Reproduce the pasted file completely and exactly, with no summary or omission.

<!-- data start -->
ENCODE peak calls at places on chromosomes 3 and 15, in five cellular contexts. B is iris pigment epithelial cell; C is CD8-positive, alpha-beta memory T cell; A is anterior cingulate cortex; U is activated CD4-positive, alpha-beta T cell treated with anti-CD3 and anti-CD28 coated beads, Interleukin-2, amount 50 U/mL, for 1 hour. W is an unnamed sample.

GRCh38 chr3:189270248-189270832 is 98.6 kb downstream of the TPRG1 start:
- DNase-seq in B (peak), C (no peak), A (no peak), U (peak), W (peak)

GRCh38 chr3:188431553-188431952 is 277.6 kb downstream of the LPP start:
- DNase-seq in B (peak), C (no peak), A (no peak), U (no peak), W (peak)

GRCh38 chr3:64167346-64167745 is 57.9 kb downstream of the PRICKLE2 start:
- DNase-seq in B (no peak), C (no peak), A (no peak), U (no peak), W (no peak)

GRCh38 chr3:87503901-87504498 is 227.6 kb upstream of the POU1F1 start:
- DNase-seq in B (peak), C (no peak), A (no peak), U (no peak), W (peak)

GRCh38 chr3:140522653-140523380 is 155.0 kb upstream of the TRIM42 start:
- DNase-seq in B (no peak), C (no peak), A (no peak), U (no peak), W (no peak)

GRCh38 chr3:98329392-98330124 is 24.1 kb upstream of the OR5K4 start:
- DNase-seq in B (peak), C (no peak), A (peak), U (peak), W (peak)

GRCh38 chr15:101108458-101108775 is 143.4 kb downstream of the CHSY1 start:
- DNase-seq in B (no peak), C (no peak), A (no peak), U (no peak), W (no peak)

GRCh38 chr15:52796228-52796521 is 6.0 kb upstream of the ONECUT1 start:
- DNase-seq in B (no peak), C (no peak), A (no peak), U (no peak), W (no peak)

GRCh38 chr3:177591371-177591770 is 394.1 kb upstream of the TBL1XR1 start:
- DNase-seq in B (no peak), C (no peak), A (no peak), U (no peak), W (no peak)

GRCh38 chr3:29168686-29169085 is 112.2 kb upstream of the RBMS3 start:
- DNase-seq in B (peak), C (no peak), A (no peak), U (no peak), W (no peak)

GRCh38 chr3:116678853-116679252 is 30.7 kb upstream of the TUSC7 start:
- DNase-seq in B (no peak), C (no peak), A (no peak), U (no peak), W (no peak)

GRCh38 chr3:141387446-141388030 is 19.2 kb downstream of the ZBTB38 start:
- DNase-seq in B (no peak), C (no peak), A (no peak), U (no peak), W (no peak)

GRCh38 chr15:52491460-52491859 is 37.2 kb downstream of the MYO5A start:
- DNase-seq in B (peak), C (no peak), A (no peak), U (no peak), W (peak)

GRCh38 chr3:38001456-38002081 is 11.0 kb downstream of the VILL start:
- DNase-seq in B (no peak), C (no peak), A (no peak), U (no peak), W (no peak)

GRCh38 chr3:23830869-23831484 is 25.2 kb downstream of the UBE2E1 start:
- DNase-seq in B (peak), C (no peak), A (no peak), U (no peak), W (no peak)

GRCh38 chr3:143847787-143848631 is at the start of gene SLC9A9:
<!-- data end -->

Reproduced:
ENCODE peak calls at places on chromosomes 3 and 15, in five cellular contexts. B is iris pigment epithelial cell; C is CD8-positive, alpha-beta memory T cell; A is anterior cingulate cortex; U is activated CD4-positive, alpha-beta T cell treated with anti-CD3 and anti-CD28 coated beads, Interleukin-2, amount 50 U/mL, for 1 hour. W is an unnamed sample.

GRCh38 chr3:189270248-189270832 is 98.6 kb downstream of the TPRG1 start:
- DNase-seq in B (peak), C (no peak), A (no peak), U (peak), W (peak)

GRCh38 chr3:188431553-188431952 is 277.6 kb downstream of the LPP start:
- DNase-seq in B (peak), C (no peak), A (no peak), U (no peak), W (peak)

GRCh38 chr3:64167346-64167745 is 57.9 kb downstream of the PRICKLE2 start:
- DNase-seq in B (no peak), C (no peak), A (no peak), U (no peak), W (no peak)

GRCh38 chr3:87503901-87504498 is 227.6 kb upstream of the POU1F1 start:
- DNase-seq in B (peak), C (no peak), A (no peak), U (no peak), W (peak)

GRCh38 chr3:140522653-140523380 is 155.0 kb upstream of the TRIM42 start:
- DNase-seq in B (no peak), C (no peak), A (no peak), U (no peak), W (no peak)

GRCh38 chr3:98329392-98330124 is 24.1 kb upstream of the OR5K4 start:
- DNase-seq in B (peak), C (no peak), A (peak), U (peak), W (peak)

GRCh38 chr15:101108458-101108775 is 143.4 kb downstream of the CHSY1 start:
- DNase-seq in B (no peak), C (no peak), A (no peak), U (no peak), W (no peak)

GRCh38 chr15:52796228-52796521 is 6.0 kb upstream of the ONECUT1 start:
- DNase-seq in B (no peak), C (no peak), A (no peak), U (no peak), W (no peak)

GRCh38 chr3:177591371-177591770 is 394.1 kb upstream of the TBL1XR1 start:
- DNase-seq in B (no peak), C (no peak), A (no peak), U (no peak), W (no peak)

GRCh38 chr3:29168686-29169085 is 112.2 kb upstream of the RBMS3 start:
- DNase-seq in B (peak), C (no peak), A (no peak), U (no peak), W (no peak)

GRCh38 chr3:116678853-116679252 is 30.7 kb upstream of the TUSC7 start:
- DNase-seq in B (no peak), C (no peak), A (no peak), U (no peak), W (no peak)

GRCh38 chr3:141387446-141388030 is 19.2 kb downstream of the ZBTB38 start:
- DNase-seq in B (no peak), C (no peak), A (no peak), U (no peak), W (no peak)

GRCh38 chr15:52491460-52491859 is 37.2 kb downstream of the MYO5A start:
- DNase-seq in B (peak), C (no peak), A (no peak), U (no peak), W (peak)

GRCh38 chr3:38001456-38002081 is 11.0 kb downstream of the VILL start:
- DNase-seq in B (no peak), C (no peak), A (no peak), U (no peak), W (no peak)

GRCh38 chr3:23830869-23831484 is 25.2 kb downstream of the UBE2E1 start:
- DNase-seq in B (peak), C (no peak), A (no peak), U (no peak), W (no peak)

GRCh38 chr3:143847787-143848631 is at the start of gene SLC9A9: